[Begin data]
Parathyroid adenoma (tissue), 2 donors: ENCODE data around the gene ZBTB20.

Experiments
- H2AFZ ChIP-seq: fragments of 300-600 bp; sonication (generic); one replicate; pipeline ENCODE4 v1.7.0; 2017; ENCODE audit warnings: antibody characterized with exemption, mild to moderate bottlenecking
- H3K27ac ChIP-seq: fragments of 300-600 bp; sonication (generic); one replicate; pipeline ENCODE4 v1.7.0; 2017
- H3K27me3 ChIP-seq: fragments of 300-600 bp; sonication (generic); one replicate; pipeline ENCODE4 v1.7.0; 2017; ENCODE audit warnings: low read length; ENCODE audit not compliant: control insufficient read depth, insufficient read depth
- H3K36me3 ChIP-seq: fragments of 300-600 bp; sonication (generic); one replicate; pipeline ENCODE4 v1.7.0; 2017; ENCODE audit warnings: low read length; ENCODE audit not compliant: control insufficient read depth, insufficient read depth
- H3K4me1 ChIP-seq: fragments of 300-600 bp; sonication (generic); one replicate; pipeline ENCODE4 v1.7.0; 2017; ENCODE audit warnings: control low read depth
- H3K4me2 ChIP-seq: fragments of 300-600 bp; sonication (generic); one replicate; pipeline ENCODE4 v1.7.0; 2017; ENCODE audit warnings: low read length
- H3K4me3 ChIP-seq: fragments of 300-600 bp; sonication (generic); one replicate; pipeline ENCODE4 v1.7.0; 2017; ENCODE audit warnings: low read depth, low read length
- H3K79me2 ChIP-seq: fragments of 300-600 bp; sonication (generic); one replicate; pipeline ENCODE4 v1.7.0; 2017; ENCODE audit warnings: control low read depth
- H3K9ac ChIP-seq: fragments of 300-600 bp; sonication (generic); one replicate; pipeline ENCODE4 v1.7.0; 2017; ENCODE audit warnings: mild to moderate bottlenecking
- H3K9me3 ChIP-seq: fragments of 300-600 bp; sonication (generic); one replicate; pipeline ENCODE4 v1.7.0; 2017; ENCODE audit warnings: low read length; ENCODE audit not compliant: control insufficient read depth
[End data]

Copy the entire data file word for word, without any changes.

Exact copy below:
Parathyroid adenoma (tissue), 2 donors: ENCODE data around the gene ZBTB20.

Experiments
- H2AFZ ChIP-seq: fragments of 300-600 bp; sonication (generic); one replicate; pipeline ENCODE4 v1.7.0; 2017; ENCODE audit warnings: antibody characterized with exemption, mild to moderate bottlenecking
- H3K27ac ChIP-seq: fragments of 300-600 bp; sonication (generic); one replicate; pipeline ENCODE4 v1.7.0; 2017
- H3K27me3 ChIP-seq: fragments of 300-600 bp; sonication (generic); one replicate; pipeline ENCODE4 v1.7.0; 2017; ENCODE audit warnings: low read length; ENCODE audit not compliant: control insufficient read depth, insufficient read depth
- H3K36me3 ChIP-seq: fragments of 300-600 bp; sonication (generic); one replicate; pipeline ENCODE4 v1.7.0; 2017; ENCODE audit warnings: low read length; ENCODE audit not compliant: control insufficient read depth, insufficient read depth
- H3K4me1 ChIP-seq: fragments of 300-600 bp; sonication (generic); one replicate; pipeline ENCODE4 v1.7.0; 2017; ENCODE audit warnings: control low read depth
- H3K4me2 ChIP-seq: fragments of 300-600 bp; sonication (generic); one replicate; pipeline ENCODE4 v1.7.0; 2017; ENCODE audit warnings: low read length
- H3K4me3 ChIP-seq: fragments of 300-600 bp; sonication (generic); one replicate; pipeline ENCODE4 v1.7.0; 2017; ENCODE audit warnings: low read depth, low read length
- H3K79me2 ChIP-seq: fragments of 300-600 bp; sonication (generic); one replicate; pipeline ENCODE4 v1.7.0; 2017; ENCODE audit warnings: control low read depth
- H3K9ac ChIP-seq: fragments of 300-600 bp; sonication (generic); one replicate; pipeline ENCODE4 v1.7.0; 2017; ENCODE audit warnings: mild to moderate bottlenecking
- H3K9me3 ChIP-seq: fragments of 300-600 bp; sonication (generic); one replicate; pipeline ENCODE4 v1.7.0; 2017; ENCODE audit warnings: low read length; ENCODE audit not compliant: control insufficient read depth